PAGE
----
Hepatitis A vaccines help provide long-term protection from the hepatitis A virus.

The virus causes liver disease that can last from a few weeks to several months. Hepatitis A doesn’t cause chronic liver disease and generally isn’t life-threatening, but symptoms can become severe.

There are several injectable hepatitis A vaccines. None contain a live virus.

  • The Havrix and Vaqta vaccines are approved for anyone who’s at least 1 year old. Two shots are needed for long-term protection. They’re generally given six months apart.
  • Twinrix is a combination hepatitis A and hepatitis B vaccine intended for people at least 18 years old. The combination vaccine requires three shots over six months to provide long-term protection.

Routine vaccination can start at age one. Or you might also consider getting the vaccine if you’ll be traveling to regions that have poor sanitation or where hepatitis A outbreaks are common.

The hepatitis A vaccine does not protect you from other types of hepatitis.

Keep reading to learn more about who’s at risk of getting hepatitis A, plus the potential benefits and side effects of getting vaccinated.

About half of all people who get the hepatitis A vaccine have no side effects. For most others, side effects are mild, lasting only a day or two. These can include:

  • soreness at the injection site
  • headache
  • feeling tired
  • a slight fever
  • loss of appetite

According to the Centers for Disease Control and Prevention (CDC), less common symptoms that can occur include feeling dizzy, fainting, or shoulder pain that lasts longer than normal after a vaccine.

Severe allergic reaction to a vaccine occurs in about 1 in a million doses. The chance of a vaccine resulting in serious injury or death is remote.

Be sure to inform your doctor of any known allergies.

Although most people fully recover from the hepatitis A virus within a matter of weeks, about 10 to 15 percent are sick for up to six months.

The virus spreads through contaminated food and water or direct person-to-person contact. To combat this, the CDC recommends the vaccine for all children after their first birthday, as it can offer long-term protection from hepatitis A.

You might want to get the vaccine if you’re at increased risk of complications of the hepatitis A virus.

It’s also a good idea to get the vaccine if you’re at increased risk of infection. This would be the case if you plan to travel to a region without proper sanitation or where outbreaks are likely.

The Havrix and Vaqta vaccines are considered safe for people over the age of one. The Twinrix is approved for anyone over age 18.

The vaccine doesn’t contain a live virus, so it’s safe if you have a compromised immune system. You can also get the vaccine during pregnancy.

It may not be safe if you’ve had a serious allergic reaction to a previous hepatitis A vaccine.

If you’re feeling sick, ask your doctor if you should wait until you recover to get vaccinated. Talk to your doctor about your medical history and whether the hepatitis A vaccine is right for you.

If you ever had hepatitis A, you’ve got lifelong protection against the virus. You don’t need a vaccine.

Think about getting the vaccine if you’re at increased risk of contracting the hepatitis virus.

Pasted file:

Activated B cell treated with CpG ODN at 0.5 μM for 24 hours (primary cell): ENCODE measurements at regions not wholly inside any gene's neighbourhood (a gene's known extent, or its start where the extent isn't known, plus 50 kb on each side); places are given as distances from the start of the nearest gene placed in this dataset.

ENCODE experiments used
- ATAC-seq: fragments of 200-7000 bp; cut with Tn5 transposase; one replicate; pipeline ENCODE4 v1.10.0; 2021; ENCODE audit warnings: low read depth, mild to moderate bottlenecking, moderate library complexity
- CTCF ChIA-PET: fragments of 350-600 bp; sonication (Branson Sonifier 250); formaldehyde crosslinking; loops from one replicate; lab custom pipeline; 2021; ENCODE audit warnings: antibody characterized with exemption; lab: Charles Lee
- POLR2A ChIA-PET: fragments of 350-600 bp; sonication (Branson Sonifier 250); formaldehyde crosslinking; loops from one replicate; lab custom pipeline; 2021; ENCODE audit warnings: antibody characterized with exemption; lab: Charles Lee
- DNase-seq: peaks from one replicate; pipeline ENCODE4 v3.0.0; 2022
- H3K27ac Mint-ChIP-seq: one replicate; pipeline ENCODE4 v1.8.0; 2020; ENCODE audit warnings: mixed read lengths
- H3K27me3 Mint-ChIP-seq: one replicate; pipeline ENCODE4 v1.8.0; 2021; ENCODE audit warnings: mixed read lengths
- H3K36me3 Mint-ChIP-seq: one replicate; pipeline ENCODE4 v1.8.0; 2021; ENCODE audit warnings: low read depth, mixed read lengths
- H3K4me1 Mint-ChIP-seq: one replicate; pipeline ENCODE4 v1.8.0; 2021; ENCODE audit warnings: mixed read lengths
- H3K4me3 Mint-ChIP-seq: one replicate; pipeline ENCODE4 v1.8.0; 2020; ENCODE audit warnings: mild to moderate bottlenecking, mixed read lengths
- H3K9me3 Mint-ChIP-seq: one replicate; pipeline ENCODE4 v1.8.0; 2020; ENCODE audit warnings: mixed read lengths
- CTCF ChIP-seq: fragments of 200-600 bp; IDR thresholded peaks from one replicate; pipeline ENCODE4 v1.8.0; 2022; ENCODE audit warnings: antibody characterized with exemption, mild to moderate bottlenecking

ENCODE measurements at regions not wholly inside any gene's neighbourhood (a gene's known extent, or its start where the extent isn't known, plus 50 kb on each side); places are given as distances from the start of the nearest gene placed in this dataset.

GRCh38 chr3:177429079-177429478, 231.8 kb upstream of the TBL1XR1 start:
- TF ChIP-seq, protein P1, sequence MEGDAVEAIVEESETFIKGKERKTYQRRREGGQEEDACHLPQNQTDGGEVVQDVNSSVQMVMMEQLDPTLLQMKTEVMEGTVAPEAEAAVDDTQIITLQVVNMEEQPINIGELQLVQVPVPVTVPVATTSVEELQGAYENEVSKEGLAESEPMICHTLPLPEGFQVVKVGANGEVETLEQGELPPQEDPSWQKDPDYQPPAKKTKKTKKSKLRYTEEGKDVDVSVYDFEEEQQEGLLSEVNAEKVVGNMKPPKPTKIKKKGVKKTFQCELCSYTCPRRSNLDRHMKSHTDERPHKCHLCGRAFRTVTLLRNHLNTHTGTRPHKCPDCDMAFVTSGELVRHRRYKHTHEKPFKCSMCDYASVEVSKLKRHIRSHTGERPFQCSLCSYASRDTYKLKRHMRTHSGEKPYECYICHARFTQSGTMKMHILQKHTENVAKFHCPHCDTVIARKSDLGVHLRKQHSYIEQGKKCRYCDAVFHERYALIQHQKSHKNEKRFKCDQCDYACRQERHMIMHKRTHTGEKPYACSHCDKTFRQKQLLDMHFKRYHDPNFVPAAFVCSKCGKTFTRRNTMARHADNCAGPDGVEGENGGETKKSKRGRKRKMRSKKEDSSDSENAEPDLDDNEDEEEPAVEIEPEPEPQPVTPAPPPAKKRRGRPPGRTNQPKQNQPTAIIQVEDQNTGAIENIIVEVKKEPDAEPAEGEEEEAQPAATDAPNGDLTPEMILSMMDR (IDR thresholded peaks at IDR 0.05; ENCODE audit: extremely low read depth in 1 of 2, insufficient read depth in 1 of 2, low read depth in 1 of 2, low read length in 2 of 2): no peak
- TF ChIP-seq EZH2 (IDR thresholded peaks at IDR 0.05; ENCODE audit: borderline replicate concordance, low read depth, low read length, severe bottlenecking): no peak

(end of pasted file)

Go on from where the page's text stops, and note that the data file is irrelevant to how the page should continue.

You may be at-risk if you:

  • travel to countries where hepatitis A is common
  • travel to areas that have poor sanitation or a lack of safe drinking water
  • are a laboratory worker who may come in contact with the virus
  • may have direct contact with someone who has hepatitis A
  • are a man who has sex with men
  • use drugs
  • have hemophilia or another clotting-factor disorder
  • are HIV-positive
  • already have liver disease or another type of hepatitis
  • are currently homeless and living on the streets

Unless there are special circumstances, you don’t necessarily need a vaccination just because you work in food service, health care, or child care.

There’s nothing you need to do in preparation for a hepatitis A vaccine. There are no known risks of getting it at the same time as you get other vaccines. Your doctor will use a different injection site.

Talk to your doctor about all the medications you take. Immunosuppressive therapy may reduce your body’s immune response to the vaccine. Report serious side effects right away.

Get your vaccine as soon as you know you’ll be traveling to a high-risk area. Almost 100 percent of people who get vaccinated develop protective antibodies within a month of a single dose.

If you miss your chance, you can still get vaccinated within two weeks of having been exposed to the virus.

Children between 6 months and 1 year can get the vaccine if they’re at high risk of hepatitis A. Because the immune response may not be adequate at that age, the child can get the vaccine again after age one.

If you don’t get your second dose at the recommended time, you can still get it later. You won’t have to repeat the first dose.

If you happen to get an extra dose, it isn’t harmful, according to the CDC. Also, there’s no cause for concern if one dose was Havrix and the other Vaqta.

The hepatitis A vaccine offers long-term protection against the virus that causes liver disease. As with any vaccine, there are some potential side effects, but it’s generally considered to be a safe and effective vaccine.

Talk to you doctor to find out if you’re at increased risk of hepatitis A and if you should be vaccinated.